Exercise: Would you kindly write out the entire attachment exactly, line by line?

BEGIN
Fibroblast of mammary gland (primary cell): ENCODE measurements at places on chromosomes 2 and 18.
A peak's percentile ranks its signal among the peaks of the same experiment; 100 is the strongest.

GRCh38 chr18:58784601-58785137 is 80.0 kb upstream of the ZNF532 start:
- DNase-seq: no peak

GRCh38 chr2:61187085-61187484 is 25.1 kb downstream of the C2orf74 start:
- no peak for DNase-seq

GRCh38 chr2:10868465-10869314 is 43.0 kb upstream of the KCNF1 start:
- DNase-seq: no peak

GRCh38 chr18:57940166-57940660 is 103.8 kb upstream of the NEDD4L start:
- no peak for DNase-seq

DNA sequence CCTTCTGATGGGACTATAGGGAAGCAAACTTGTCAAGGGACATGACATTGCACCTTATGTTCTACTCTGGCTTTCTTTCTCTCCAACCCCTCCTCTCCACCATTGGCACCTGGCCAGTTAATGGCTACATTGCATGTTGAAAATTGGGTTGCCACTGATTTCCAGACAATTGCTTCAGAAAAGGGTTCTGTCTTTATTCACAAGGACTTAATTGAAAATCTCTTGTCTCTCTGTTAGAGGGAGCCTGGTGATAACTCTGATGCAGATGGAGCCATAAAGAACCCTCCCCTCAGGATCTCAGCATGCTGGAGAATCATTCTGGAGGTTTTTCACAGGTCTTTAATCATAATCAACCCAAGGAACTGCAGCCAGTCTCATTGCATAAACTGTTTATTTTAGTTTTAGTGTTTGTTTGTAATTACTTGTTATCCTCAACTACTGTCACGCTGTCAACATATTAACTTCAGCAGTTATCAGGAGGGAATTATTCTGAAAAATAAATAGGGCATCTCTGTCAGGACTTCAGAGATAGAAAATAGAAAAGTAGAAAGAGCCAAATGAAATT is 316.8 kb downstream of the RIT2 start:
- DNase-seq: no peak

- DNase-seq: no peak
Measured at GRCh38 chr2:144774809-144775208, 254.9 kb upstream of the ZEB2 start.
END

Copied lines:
Fibroblast of mammary gland (primary cell): ENCODE measurements at places on chromosomes 2 and 18.
A peak's percentile ranks its signal among the peaks of the same experiment; 100 is the strongest.

GRCh38 chr18:58784601-58785137 is 80.0 kb upstream of the ZNF532 start:
- DNase-seq: no peak

GRCh38 chr2:61187085-61187484 is 25.1 kb downstream of the C2orf74 start:
- no peak for DNase-seq

GRCh38 chr2:10868465-10869314 is 43.0 kb upstream of the KCNF1 start:
- DNase-seq: no peak

GRCh38 chr18:57940166-57940660 is 103.8 kb upstream of the NEDD4L start:
- no peak for DNase-seq

DNA sequence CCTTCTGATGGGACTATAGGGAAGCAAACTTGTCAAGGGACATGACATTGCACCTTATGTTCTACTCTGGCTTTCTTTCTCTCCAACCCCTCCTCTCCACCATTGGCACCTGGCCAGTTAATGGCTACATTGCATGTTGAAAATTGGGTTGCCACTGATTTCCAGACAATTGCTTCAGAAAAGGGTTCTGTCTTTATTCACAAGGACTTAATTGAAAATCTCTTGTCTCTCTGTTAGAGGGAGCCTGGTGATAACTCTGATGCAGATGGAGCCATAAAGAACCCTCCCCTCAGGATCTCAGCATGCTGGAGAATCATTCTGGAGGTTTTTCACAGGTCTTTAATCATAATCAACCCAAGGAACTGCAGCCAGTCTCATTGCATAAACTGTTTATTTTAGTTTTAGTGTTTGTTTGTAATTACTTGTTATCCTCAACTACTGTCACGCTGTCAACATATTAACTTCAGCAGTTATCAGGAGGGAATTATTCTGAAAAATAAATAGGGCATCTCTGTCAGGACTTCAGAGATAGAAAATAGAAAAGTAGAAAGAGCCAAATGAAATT is 316.8 kb downstream of the RIT2 start:
- DNase-seq: no peak

- DNase-seq: no peak
Measured at GRCh38 chr2:144774809-144775208, 254.9 kb upstream of the ZEB2 start.